A recent issue of The Magazine of Fantasy and Science Fiction announced itself as devoted entirely to “stories that deal with touchy themes or go beyond the bounds of Political Correctness.”
Now, while PC generally entrains touchiness, the converse is not true. Not all touchy subjects are politically incorrect. Indeed, to treat traditional values in a dismissive way is in many ways the hallmark of political correctness. This is because political correctness has little to do with adherence to the orthodoxy of any particular political creed. Rather, it is the bizarre notion that something must be correct because it is politically orthodox. It surfaced among Marxist "political officers" in the grand old days of the Soviet Union, and was most egregiously instanced in Lysenkoism. It is to be contrasted with the opposite process, by which something becomes orthodox because it is correct.
Now, a mater may be politically correct and factually correct at the same time and in the same way -- though usually not for the same reasons -- but the correspondence is not necessary. It may be politically correct without being factually correct or it may be factually correct without being politically correct. Hence, PC afflicts primarily those who derive their beliefs from Theory. Since they start from a realm separate from Facts, they often reach conclusions at odds with those Facts and, if so, so much the worse for the Facts. Those who come to their beliefs from a close observation of the world and of human behavior, are less susceptible (though not entirely immune). Hence, while the mal odour can be found everywhere, it can be sussed far more often in sociology departments than in engineering schools; more often among those who think from the brain out than among those who think from the senses in.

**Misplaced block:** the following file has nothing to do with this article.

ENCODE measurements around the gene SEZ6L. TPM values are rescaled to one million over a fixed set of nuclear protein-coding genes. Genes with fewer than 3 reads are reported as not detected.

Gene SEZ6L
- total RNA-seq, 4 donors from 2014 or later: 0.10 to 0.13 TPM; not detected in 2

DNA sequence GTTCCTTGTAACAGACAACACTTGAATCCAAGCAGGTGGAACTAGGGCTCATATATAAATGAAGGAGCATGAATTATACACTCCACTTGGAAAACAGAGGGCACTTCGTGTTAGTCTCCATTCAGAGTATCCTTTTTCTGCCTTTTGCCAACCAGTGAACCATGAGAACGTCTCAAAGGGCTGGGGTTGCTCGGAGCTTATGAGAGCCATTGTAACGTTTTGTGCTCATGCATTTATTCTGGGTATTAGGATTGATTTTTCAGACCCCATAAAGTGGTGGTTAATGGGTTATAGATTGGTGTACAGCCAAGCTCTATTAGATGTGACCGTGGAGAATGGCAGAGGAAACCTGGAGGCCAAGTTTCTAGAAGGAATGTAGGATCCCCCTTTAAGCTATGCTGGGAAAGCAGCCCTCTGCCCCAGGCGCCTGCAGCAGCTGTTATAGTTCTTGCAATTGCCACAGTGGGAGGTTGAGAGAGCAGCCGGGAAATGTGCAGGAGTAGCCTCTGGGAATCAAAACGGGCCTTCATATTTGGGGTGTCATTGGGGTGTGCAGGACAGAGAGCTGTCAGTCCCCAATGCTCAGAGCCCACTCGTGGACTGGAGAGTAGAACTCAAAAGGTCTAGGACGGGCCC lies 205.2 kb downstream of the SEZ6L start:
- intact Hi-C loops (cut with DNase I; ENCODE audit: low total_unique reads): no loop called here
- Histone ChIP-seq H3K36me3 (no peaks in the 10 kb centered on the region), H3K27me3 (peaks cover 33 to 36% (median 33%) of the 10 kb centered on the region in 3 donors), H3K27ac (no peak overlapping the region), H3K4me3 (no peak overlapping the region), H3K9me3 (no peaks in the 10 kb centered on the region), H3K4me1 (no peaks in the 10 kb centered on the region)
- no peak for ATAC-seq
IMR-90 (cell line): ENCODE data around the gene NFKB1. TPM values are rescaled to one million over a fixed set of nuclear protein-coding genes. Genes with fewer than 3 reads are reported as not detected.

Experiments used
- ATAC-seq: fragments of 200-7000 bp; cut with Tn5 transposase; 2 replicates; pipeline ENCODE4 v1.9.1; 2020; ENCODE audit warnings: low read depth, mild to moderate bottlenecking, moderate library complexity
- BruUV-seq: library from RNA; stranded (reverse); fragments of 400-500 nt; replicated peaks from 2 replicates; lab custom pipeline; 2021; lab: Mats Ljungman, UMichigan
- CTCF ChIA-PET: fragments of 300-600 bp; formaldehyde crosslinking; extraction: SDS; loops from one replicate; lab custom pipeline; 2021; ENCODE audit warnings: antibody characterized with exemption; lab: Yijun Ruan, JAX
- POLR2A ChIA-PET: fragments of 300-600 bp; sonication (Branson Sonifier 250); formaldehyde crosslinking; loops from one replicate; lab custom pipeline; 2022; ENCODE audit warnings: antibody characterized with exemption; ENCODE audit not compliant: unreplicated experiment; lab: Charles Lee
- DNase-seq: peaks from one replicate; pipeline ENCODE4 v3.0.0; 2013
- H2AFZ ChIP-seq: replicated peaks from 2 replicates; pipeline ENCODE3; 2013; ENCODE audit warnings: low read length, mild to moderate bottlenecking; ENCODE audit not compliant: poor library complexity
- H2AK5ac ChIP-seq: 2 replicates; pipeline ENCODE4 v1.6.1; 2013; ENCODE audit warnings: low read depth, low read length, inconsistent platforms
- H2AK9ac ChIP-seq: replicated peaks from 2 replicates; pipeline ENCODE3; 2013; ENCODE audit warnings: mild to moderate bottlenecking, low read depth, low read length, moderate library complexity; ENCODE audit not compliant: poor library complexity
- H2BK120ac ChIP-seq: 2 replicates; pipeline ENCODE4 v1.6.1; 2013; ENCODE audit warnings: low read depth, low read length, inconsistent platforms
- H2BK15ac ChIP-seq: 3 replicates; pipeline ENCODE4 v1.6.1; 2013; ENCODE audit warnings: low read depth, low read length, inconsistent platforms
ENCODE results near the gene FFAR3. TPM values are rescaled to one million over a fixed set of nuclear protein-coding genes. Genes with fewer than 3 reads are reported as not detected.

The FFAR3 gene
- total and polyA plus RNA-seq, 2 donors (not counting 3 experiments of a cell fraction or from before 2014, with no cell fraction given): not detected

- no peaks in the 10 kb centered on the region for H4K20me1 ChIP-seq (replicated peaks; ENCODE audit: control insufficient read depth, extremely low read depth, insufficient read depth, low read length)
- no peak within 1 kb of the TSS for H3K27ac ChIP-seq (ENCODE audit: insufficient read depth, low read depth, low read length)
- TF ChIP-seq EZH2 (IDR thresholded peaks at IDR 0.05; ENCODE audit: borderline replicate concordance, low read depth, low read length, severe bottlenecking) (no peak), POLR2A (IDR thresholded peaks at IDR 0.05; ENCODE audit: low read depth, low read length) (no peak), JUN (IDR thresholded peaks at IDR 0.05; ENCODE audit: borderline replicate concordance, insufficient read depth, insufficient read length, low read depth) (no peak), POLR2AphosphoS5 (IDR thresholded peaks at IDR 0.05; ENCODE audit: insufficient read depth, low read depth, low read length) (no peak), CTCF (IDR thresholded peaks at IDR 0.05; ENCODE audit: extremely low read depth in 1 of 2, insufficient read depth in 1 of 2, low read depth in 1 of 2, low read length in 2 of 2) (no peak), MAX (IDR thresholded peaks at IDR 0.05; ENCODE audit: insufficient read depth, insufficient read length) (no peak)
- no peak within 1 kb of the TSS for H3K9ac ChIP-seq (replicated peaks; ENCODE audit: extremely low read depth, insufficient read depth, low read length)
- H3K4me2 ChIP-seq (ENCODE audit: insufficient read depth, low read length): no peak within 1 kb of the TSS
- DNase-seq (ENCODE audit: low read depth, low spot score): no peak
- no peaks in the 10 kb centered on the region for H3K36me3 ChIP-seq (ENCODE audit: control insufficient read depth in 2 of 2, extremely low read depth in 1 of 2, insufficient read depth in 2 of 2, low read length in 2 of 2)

You see, from Theory we may deduce what the world must be like; but it is generally a helpful thing to check the ought against the is.
The F&SF issue was reviewed in Tangent Online and the transgressions of most of the stories were adumbrated. The reviewer wrote:
In other words, the issue contains stories selected for their potential to offend. ... Offense potentially arises from religion (whether by re-writing it, or depicting what becomes of it in the post-apocalyptic future) to patriotism (draft-dodging?) to sexual matters (mostly non-heterosexual predilection, but also non-consensual acts).One is quickly stuck by a notion: How transgressive is it to stand up and bravely face the applause of one's peers? Here are capsules from the review referring to the several stories. (In an instance or two, TOF could not make out what the touchy subject was supposed to be or wherein lay the daring political incorrectness, and these have been omitted.)
- depicts a young undergraduate whose academic supervisor persuades him in the 1960s to undertake a drug-fueled journey into the future in order to hide, safe from arrest, until he can return without punishment for dodging his draft notice.
- presents an alternative to the Christian canon, told from the viewpoint of the carpenter who took over the shop when Yeshua retired to tell tall tales for small change. ... recasts Yeshua as a local entertainer whose beloved fiction became a bestseller in translation.